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230 A Phase II Study of Allogeneic Transplantation for Older Patients with AML in First Complete Remission Using a Reduced Intensity Conditioning Regimen: Results From CALGB 100103/BMT CTN 0502Clinically Relevant Abstract

Program: Oral and Poster Abstracts
Type: Oral
Session: 731. Clinical Allogeneic and Autologous Transplantation - Results: Clinical Transplantation for Acute Leukemia
Sunday, December 9, 2012: 4:45 PM
B312-B313a, Level 3, Building B (Georgia World Congress Center)

Steven M. Devine, MD1, Kouros Owzar, PhD2*, William Blum, MD3, Daniel DeAngelo, MD4*, Richard M. Stone, MD5, Jack W Hsu, MD6, Richard E. Champlin7, Yi-Bin A. Chen, MD8, Ravi Vij, MD9, James L Slack, MD10, Robert J. Soiffer, MD11, Richard A. Larson, MD12, Thomas C. Shea, MD13, Vera Hars, MS14*, Elizabeth Bennett, BS14*, Sada Spangle14*, Sergio A Giralt, MD15, Shelly L Carter, ScD16*, Mary M. Horowitz, MD, MS17, Charles Linker, MD18 and Edwin P Alyea III, MD19

1Department of Internal Medicine, Division of Hematology, The Ohio State University, Columbus, OH
2Duke University Medical Center, Alliance Biostatistics and Data Center, Durham, NC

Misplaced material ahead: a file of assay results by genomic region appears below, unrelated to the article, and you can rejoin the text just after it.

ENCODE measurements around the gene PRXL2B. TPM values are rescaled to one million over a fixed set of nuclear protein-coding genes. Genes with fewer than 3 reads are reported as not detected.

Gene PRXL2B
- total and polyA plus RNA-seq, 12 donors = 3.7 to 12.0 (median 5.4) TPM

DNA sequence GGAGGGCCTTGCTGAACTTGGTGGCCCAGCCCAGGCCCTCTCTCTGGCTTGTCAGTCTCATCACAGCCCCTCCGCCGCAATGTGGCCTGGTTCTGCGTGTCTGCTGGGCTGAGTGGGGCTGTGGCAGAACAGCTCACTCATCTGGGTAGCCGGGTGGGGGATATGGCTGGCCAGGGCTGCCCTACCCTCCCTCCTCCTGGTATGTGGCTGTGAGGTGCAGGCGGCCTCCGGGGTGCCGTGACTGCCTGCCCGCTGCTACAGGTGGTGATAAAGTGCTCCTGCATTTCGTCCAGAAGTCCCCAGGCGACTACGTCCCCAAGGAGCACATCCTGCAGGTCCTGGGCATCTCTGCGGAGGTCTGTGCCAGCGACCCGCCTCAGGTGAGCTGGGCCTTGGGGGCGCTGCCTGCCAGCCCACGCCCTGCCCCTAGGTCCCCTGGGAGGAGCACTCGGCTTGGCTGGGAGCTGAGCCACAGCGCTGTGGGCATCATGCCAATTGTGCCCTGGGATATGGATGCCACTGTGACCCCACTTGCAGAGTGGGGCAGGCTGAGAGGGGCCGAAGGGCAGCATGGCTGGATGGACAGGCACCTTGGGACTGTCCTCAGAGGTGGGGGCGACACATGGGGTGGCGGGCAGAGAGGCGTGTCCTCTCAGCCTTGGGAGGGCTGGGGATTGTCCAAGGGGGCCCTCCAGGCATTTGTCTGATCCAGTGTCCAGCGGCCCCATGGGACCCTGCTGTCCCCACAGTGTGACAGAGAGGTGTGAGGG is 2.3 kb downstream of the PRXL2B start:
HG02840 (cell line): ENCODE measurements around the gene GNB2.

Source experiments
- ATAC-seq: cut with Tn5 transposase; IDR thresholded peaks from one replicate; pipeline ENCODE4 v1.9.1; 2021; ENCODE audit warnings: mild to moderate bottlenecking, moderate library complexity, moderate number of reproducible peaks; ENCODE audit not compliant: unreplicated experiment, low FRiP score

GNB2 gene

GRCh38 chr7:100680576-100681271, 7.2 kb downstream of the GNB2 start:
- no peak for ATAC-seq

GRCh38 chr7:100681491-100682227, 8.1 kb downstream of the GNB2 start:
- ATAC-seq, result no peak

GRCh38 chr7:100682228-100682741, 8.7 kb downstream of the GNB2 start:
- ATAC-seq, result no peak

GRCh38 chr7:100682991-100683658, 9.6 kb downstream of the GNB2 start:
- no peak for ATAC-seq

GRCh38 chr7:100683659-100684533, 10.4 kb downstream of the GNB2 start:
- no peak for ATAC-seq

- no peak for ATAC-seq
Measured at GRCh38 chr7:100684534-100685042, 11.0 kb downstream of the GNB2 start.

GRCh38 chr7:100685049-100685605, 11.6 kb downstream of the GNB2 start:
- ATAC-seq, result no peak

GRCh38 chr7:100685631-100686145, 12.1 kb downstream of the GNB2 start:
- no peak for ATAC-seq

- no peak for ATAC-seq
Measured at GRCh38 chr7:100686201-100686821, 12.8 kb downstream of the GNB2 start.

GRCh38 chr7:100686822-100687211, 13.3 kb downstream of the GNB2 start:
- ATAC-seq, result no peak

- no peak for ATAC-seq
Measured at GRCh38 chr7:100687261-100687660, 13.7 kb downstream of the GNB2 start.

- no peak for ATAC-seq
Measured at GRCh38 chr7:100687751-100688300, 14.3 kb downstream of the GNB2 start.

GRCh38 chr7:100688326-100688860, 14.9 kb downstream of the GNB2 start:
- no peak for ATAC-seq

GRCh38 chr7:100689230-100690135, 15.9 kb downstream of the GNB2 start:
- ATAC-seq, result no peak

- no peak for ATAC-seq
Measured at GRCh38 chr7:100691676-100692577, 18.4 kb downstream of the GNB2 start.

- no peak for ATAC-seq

3Comprehensive Cancer Center, The Ohio State University, columbus, OH
4Medical Oncology, Dana-Farber Cancer Institute, Boston, MA
5Medical Oncology, Dana-Farber Cancer Institute & HMS, Boston, MA
6Medicine/Hematology & Oncology, Univeristy of Florida, Gainesville, FL
7Department of Stem Cell Transplantation and Cellular Therapy, The University of Texas MD Anderson Cancer Center, Houston, TX
8Medical Oncology, Massachusetts General Hospital, Boston, MA
9Department of Medicine, Division of Oncology, Washington University School of Medicine, Saint Louis, MO
10Hematology Oncology/ Blood and Marrow Transplant, Mayo Clinic Arizona, Phoenix, AZ
11Division of Hematologic Malignancies, Department of Medical Oncology, Dana-Farber Cancer Institute, Boston, MA
12Hematology/Oncology and Comprehensive Cancer Center, University of Chicago, Chicago, IL
13Medicine, University of North Carolina, Chapel Hill, NC
14Alliance Statistics and Data Center, Duke University Medical Center, Durham, NC
15Allogeneic Bone Marrow Transplantation - Medicine, Memorial Sloan-Kettering Cancer Center, New York, NY